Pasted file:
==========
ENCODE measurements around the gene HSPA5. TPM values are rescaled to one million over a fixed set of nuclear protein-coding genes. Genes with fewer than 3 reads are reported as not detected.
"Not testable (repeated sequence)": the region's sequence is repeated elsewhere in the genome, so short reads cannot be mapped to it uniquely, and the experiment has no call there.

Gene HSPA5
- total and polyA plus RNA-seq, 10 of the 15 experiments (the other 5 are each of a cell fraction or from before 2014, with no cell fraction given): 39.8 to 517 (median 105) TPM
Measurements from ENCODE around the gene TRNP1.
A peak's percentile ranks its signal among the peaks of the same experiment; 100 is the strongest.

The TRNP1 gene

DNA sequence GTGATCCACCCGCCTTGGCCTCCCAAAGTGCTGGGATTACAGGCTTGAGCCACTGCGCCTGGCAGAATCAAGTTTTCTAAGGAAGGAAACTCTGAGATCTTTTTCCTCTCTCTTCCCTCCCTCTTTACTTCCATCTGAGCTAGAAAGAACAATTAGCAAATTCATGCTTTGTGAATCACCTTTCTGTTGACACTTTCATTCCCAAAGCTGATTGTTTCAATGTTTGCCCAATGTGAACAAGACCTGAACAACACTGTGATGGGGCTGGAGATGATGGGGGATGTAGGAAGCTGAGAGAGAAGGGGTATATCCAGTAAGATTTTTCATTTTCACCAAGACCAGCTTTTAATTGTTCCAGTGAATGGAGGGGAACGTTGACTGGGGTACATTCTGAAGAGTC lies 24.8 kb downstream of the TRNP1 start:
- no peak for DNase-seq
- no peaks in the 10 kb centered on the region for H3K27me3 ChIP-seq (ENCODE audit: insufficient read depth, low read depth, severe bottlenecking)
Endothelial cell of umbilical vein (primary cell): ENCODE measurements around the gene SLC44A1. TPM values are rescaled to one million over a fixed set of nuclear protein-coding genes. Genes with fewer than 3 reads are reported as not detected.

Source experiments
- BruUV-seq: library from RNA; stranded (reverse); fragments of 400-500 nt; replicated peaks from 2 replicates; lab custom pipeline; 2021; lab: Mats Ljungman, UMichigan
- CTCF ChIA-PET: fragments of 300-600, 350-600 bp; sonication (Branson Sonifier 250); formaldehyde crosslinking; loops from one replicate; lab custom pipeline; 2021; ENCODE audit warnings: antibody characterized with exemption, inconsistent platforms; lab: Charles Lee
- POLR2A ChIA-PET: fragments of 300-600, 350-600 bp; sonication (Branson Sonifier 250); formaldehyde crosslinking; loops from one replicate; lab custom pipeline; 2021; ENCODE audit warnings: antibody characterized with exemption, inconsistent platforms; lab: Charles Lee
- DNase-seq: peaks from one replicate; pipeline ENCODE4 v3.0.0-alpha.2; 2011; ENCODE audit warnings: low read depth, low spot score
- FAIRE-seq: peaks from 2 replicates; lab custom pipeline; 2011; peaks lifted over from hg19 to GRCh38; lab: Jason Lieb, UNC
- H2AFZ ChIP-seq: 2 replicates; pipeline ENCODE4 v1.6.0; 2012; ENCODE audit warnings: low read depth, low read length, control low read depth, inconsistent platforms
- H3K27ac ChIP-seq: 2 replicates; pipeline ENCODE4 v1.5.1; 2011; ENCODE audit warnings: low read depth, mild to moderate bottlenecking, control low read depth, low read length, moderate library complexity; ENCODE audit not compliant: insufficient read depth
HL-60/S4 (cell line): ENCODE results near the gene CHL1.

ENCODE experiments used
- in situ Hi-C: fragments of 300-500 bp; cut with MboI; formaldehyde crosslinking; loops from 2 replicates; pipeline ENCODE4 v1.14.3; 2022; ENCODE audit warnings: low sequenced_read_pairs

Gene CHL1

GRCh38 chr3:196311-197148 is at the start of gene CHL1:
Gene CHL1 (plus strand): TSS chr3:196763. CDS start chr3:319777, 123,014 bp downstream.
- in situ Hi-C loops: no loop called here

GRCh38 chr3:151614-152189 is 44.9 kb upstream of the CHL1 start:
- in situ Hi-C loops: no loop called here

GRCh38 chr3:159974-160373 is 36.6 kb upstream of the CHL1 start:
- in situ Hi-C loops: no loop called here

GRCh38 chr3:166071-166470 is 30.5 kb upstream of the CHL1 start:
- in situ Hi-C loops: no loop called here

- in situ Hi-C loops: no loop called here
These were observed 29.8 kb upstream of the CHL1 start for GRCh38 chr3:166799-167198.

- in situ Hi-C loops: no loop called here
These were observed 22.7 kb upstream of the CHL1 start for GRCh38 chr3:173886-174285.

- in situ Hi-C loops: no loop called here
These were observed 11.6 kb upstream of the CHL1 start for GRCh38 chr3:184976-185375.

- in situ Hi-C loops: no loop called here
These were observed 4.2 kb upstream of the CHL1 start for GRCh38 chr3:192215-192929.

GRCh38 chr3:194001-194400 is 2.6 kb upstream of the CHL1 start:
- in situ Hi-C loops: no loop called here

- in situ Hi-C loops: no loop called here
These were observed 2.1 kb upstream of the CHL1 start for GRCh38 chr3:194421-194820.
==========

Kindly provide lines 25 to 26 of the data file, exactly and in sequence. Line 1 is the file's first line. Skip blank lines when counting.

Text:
Gene CHL1 (plus strand): TSS chr3:196763. CDS start chr3:319777, 123,014 bp downstream.
- in situ Hi-C loops: no loop called here